Why 13 is a lucky number, economically-speaking
The Richmond Federal Reserve had some good news for us today: Its survey of industrial activity in November registered a 13. Now most folks might consider 13 to be an unlucky number, but in a month when most economists had expected the survey to score four, up from a score of one in October, 13 looks pretty good. So when you hear the news that the Richmond Federal Reserve rated the economy a 13, you probably have a couple of questions:
1. What? There’s a Federal Reserve bank in Richmond?
To most of us, the Federal Reserve is the nation’s central bank, and we really only pay attention to it when it’s pumping oodles of cash into our banking system, or fiddling with interest rates. But the Fed is more than just the house of Greenspan/Bernanke/Yellen. It’s a network of 12 regional Federal Reserve Banks, located around the country, each of which has its own chair, its own area of responsibility, and tracks economic progress in its region. So while the quarterly announcements from the big ol’ Fed give us a view on how the entire U.S. economy is doing, data from the regional Feds, of which Richmond is one, give us a much more focused view of how the economy is doing in certain areas.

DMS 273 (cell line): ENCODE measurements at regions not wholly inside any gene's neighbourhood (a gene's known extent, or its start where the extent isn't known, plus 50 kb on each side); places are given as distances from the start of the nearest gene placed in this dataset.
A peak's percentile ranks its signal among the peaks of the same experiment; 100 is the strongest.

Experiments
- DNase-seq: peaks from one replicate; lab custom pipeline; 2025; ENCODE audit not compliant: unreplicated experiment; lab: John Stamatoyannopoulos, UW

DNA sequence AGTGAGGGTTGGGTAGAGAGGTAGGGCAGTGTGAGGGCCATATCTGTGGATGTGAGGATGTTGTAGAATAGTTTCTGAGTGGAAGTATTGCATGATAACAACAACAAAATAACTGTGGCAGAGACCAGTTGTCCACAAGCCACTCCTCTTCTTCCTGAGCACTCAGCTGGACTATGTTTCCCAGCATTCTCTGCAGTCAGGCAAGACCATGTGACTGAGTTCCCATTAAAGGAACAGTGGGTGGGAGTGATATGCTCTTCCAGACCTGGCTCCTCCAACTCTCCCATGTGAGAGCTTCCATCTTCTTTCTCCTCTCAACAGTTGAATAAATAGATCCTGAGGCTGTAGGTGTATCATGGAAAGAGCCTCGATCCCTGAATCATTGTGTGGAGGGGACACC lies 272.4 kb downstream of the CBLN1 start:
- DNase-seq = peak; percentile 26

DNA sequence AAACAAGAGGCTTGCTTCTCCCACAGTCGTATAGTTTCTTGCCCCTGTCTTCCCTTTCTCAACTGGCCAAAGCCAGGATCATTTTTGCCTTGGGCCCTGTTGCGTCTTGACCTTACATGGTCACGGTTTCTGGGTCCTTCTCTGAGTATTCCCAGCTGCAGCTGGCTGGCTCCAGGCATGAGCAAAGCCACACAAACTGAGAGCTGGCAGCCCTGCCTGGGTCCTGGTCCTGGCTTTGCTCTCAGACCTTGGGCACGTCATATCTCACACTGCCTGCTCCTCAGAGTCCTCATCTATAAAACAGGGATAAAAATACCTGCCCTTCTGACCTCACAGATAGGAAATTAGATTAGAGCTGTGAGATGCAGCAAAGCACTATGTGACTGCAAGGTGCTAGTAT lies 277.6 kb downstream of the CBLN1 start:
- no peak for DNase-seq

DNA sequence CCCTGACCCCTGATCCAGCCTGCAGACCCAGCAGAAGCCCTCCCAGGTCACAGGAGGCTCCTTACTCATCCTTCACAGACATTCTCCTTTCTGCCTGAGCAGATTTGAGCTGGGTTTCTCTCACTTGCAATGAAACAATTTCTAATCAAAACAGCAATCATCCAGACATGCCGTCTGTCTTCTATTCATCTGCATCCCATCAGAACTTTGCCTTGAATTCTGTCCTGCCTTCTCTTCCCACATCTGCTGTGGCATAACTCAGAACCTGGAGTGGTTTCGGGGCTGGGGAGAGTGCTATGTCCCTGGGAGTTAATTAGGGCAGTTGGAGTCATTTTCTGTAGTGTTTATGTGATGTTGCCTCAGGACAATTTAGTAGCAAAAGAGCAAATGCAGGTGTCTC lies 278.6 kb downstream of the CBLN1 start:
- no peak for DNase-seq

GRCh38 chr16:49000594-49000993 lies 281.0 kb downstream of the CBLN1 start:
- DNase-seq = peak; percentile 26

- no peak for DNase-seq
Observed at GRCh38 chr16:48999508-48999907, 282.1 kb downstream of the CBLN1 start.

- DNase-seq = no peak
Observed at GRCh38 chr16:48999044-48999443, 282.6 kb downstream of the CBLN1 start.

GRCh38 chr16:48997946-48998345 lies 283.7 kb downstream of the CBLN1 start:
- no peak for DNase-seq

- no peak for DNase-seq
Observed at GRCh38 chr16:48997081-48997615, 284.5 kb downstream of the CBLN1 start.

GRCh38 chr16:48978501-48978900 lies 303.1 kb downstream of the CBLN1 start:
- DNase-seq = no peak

2. So what does 13 mean?
Every month, the Richmond Fed surveys industry in Virginia, the Carolinas, Maryland, Washington, D.C. and West Virginia. It plugs all of that data into its abacus and comes up with an index. It’s a lot like the Dow Jones Industrial Average – a weighted average of data. So when you hear the Richmond Fed’s survey increased to 13, that’s a bit like hearing the Dow reached 16,000.
And given where we are in our economic recovery right now, 13 is a great number. So let’s consider ourselves lucky.
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